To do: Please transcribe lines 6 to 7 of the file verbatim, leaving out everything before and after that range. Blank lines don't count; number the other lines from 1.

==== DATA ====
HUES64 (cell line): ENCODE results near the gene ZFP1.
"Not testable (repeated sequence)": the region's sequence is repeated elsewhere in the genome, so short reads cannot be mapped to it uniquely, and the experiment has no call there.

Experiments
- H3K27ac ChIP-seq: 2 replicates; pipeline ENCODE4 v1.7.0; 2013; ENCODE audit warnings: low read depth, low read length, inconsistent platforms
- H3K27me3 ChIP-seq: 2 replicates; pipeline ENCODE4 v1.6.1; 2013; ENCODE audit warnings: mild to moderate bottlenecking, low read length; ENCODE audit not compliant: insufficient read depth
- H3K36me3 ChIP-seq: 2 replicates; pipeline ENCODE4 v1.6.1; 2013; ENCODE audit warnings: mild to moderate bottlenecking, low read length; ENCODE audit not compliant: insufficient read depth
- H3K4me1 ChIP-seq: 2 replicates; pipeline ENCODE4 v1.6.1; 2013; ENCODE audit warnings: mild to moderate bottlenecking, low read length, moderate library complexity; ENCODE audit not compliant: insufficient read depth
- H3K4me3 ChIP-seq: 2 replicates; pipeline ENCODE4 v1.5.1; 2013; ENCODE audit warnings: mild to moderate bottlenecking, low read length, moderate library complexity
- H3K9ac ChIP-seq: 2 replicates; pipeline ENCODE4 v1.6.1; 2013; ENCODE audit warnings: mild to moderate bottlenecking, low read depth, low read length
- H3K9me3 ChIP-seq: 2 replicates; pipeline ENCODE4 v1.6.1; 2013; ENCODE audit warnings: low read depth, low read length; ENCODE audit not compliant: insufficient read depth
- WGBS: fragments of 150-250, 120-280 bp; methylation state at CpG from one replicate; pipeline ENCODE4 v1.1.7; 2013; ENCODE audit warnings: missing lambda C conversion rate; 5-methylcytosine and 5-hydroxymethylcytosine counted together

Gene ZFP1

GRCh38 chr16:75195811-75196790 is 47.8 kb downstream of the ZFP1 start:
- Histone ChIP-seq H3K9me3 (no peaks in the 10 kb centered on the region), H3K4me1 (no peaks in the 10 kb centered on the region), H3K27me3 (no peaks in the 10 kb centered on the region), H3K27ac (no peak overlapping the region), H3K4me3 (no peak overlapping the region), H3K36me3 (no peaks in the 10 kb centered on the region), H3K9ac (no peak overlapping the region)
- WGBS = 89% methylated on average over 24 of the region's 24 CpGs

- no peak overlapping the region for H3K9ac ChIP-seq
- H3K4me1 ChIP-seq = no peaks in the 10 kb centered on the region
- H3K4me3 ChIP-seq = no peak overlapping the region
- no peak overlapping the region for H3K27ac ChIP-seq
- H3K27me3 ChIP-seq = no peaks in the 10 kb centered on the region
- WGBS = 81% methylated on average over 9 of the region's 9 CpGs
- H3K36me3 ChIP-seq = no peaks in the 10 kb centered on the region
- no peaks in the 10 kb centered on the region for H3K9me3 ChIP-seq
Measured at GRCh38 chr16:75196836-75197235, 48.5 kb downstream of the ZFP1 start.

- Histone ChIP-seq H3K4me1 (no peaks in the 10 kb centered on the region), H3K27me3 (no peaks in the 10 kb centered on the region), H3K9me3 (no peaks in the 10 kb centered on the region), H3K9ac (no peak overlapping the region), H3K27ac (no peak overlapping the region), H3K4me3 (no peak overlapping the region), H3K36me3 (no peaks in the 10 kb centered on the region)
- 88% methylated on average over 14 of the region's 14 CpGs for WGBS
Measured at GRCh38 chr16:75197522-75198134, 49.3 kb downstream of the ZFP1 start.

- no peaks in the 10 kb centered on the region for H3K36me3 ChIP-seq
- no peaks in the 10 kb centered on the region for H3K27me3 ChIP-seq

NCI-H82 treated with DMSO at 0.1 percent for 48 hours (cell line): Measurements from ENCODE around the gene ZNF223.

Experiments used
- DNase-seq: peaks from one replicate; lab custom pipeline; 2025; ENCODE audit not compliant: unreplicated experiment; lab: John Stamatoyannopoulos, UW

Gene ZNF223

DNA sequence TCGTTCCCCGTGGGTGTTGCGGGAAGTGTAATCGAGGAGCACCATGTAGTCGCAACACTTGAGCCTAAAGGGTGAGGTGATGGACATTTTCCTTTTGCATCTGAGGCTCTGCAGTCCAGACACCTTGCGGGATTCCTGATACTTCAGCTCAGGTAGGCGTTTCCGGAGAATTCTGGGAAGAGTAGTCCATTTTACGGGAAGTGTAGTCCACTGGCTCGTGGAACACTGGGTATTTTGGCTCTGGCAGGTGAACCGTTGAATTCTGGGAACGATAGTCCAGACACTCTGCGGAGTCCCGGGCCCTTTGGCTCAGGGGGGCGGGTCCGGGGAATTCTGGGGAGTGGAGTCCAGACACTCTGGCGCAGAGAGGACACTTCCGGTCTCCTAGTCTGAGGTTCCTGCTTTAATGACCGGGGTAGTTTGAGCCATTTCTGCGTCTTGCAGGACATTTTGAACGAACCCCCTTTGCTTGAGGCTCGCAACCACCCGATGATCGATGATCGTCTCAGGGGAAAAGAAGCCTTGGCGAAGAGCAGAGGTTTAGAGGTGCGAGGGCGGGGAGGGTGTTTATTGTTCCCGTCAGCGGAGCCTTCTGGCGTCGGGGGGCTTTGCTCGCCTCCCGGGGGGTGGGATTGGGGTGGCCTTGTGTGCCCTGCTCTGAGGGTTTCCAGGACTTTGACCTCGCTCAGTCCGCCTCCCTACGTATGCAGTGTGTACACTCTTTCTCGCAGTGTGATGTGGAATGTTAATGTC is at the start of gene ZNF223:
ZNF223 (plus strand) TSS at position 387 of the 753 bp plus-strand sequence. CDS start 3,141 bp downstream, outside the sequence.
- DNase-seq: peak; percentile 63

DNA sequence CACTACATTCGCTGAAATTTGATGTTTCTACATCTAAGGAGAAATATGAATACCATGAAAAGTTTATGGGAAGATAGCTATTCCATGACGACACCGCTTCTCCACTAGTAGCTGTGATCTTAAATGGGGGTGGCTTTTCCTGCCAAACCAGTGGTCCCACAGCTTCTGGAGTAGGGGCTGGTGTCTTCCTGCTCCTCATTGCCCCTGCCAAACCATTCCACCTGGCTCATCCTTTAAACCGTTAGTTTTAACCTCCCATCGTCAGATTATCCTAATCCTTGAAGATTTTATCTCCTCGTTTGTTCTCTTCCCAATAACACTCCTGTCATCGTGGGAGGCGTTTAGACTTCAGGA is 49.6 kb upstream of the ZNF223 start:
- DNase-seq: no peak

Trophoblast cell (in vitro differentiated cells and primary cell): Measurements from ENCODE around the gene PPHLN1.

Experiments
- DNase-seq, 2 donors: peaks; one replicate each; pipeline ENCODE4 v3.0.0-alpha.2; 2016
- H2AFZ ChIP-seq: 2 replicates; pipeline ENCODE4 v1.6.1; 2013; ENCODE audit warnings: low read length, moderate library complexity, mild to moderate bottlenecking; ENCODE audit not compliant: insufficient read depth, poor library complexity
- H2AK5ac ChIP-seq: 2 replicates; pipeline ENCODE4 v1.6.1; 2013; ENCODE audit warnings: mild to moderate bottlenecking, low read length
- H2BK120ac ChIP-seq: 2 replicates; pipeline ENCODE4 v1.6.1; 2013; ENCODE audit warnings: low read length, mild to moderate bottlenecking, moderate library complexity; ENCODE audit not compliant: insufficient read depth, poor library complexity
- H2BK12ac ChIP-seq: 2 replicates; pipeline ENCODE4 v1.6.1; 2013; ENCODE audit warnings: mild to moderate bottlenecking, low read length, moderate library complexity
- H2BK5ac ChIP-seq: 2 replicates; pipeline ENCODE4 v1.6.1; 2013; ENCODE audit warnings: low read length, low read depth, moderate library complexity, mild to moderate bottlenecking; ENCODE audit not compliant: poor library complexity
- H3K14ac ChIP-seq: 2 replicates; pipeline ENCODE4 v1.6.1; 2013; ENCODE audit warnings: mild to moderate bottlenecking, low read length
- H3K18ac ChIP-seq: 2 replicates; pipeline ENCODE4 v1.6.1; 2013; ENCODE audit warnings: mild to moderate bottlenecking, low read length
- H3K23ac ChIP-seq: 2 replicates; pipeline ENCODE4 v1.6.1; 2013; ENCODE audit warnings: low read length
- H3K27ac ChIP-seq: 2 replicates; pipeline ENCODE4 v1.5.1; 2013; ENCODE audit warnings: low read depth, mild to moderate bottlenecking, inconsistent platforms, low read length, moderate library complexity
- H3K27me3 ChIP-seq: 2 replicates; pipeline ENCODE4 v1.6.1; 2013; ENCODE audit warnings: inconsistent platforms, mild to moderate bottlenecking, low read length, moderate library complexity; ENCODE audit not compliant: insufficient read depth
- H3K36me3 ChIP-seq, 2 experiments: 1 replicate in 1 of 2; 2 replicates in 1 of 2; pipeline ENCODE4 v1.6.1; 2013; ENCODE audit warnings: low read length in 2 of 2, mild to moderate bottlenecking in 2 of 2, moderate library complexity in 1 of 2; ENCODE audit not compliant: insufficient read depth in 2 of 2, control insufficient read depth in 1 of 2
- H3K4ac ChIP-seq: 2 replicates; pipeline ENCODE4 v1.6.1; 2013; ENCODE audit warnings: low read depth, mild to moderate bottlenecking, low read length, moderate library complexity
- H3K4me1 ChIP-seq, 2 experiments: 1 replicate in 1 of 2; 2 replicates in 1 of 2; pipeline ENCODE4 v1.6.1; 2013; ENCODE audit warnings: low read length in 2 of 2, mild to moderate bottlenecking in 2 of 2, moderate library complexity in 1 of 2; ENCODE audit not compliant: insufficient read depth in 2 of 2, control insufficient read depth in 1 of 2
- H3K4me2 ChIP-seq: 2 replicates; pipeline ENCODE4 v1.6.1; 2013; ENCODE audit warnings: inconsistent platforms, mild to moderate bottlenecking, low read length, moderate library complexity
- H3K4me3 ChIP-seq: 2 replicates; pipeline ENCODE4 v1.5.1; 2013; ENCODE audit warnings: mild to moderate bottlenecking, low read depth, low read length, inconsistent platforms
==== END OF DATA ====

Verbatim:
- H3K36me3 ChIP-seq: 2 replicates; pipeline ENCODE4 v1.6.1; 2013; ENCODE audit warnings: mild to moderate bottlenecking, low read length; ENCODE audit not compliant: insufficient read depth
- H3K4me1 ChIP-seq: 2 replicates; pipeline ENCODE4 v1.6.1; 2013; ENCODE audit warnings: mild to moderate bottlenecking, low read length, moderate library complexity; ENCODE audit not compliant: insufficient read depth